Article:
The association between change in social network characteristics and non-fatal overdose: Results from the SHIELD study in Baltimore, MD, USA

Karin E. Tobin, Wei Hua, Elizabeth C. Costenbader, Carl A. Latkin

Research output: Contribution to journalArticle

Abstract

Background: Social network factors have been reported to be associated with non-fatal overdose. Yet, few studies have examined how changes in social network characteristics may influence overdose risk. The purpose of this study was to examine the relationship between changes in social network and non-fatal overdose. Methods: Data for this study came from 659 participants enrolled in the Self-Help in Eliminating Life-Threatening Diseases (SHIELD) study, who reported details about their non-fatal overdose experience between enrollment and a follow-up visit. Social network characteristics were described at both time points and net change in network composition was calculated. Results: The sample was predominately male (56%), African-American (96%) and unemployed (78%). Experience of non-fatal overdose between time points was reported by 15%. Older age was associated with non-fatal overdose. Interaction between incarceration status and drug use was statistically significant. Protective factors were having a denser network at baseline and a network that became denser after adjusting for gender, homelessness, incarceration, drug use and total network size. Conclusions: Drug users' social networks are an important target for overdose prevention interventions. Further research on overdose risk and movement of specific network members in and out of networks is warranted.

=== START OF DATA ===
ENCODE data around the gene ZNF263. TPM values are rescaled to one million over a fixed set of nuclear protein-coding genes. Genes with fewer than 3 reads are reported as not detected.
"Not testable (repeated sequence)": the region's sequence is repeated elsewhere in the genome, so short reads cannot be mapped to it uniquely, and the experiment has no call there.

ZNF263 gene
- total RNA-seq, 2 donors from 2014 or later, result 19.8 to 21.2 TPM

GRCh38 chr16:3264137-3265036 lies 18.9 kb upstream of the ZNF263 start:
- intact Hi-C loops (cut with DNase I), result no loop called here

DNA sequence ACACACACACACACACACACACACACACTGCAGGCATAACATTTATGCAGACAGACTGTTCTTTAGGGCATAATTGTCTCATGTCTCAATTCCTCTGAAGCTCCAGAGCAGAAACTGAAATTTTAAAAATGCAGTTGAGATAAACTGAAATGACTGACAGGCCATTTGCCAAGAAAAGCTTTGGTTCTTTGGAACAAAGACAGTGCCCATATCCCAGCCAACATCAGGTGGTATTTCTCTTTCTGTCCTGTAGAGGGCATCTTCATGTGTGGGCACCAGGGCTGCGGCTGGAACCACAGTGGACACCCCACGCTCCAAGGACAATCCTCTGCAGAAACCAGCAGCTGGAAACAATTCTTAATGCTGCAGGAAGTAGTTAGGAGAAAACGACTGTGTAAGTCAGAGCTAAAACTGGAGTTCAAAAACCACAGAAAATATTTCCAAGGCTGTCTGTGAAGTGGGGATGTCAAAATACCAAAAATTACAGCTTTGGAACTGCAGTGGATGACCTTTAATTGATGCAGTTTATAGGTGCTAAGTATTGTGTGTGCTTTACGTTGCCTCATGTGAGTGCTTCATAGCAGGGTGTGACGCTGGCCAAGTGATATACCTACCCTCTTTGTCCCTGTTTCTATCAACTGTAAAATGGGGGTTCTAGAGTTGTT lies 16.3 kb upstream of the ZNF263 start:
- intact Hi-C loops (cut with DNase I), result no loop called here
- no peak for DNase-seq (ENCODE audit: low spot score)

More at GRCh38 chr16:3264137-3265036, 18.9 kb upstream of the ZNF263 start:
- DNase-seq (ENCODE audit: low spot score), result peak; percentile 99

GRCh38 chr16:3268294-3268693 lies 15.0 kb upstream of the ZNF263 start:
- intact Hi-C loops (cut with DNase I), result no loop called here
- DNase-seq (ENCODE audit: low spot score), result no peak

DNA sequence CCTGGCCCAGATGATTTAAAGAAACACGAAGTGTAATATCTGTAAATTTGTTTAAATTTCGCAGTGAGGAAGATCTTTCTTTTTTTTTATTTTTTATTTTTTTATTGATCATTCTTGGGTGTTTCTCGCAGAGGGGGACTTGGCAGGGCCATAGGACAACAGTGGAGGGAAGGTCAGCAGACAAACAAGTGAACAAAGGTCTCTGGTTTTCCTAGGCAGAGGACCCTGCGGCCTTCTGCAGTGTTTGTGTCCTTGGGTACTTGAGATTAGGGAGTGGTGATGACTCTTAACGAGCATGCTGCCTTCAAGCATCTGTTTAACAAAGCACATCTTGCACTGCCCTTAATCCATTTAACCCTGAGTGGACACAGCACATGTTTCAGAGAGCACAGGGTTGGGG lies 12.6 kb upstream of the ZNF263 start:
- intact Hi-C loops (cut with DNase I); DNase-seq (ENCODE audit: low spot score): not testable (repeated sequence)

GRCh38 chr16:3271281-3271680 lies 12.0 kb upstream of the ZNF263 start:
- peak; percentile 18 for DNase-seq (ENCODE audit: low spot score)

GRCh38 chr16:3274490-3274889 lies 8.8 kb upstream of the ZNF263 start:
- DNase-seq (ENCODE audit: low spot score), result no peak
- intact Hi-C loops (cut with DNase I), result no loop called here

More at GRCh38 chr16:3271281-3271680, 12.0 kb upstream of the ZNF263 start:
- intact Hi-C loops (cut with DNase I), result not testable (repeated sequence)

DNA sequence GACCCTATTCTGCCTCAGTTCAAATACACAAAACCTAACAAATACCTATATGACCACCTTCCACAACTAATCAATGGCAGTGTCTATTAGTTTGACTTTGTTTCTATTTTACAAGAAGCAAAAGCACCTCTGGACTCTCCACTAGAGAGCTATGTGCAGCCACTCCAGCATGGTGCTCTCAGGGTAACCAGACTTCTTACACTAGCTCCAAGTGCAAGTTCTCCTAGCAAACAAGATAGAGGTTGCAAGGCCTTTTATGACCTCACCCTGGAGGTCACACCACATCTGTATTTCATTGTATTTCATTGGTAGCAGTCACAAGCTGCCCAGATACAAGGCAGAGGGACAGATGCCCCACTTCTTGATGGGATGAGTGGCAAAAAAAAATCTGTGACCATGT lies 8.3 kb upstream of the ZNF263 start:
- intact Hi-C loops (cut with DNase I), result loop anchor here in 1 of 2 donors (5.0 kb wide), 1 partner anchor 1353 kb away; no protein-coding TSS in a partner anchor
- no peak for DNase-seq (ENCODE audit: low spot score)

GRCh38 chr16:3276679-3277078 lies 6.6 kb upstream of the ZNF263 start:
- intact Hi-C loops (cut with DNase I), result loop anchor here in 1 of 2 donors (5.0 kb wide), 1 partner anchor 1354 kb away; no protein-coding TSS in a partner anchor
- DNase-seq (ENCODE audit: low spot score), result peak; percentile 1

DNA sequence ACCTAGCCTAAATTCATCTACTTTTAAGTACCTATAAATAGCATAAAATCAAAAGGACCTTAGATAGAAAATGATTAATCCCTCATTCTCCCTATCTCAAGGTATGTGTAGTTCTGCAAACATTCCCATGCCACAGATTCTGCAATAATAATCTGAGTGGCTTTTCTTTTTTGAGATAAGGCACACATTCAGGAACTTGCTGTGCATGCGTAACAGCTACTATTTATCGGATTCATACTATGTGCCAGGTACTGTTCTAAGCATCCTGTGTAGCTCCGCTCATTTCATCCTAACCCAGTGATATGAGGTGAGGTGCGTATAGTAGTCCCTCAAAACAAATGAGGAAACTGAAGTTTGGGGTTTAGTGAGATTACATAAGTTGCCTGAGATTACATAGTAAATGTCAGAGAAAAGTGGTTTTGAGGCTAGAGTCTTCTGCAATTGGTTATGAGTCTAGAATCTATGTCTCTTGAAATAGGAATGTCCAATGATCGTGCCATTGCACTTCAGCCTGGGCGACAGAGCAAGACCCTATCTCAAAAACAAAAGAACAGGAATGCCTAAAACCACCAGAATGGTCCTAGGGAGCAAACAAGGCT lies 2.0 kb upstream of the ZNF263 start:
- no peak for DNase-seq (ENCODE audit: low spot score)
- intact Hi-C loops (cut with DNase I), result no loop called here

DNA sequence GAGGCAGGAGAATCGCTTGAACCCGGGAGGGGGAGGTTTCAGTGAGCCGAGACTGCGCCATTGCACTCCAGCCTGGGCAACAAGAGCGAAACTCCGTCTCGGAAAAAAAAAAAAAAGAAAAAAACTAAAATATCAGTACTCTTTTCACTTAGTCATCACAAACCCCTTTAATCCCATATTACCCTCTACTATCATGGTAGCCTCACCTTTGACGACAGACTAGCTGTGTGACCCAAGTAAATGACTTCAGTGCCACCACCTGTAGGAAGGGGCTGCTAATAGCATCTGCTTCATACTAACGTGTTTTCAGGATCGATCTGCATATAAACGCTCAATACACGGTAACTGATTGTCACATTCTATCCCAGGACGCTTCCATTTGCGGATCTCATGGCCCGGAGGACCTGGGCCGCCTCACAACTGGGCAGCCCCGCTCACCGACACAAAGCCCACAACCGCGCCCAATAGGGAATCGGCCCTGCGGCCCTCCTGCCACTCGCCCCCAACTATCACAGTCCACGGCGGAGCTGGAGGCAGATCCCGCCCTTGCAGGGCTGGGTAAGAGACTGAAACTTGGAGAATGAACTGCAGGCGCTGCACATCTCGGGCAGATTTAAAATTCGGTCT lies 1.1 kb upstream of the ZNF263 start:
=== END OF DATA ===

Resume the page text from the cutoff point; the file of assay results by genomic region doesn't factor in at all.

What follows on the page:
Original languageEnglish (US)
Pages (from-to)63-68
Number of pages6
JournalDrug and alcohol dependence
Volume87
Issue number1
DOIs
StatePublished - Feb 23 2007

Keywords

  • Injection drug users
  • Overdose
  • Social networks

ASJC Scopus subject areas

  • Toxicology
  • Pharmacology
  • Psychiatry and Mental health
  • Pharmacology (medical)

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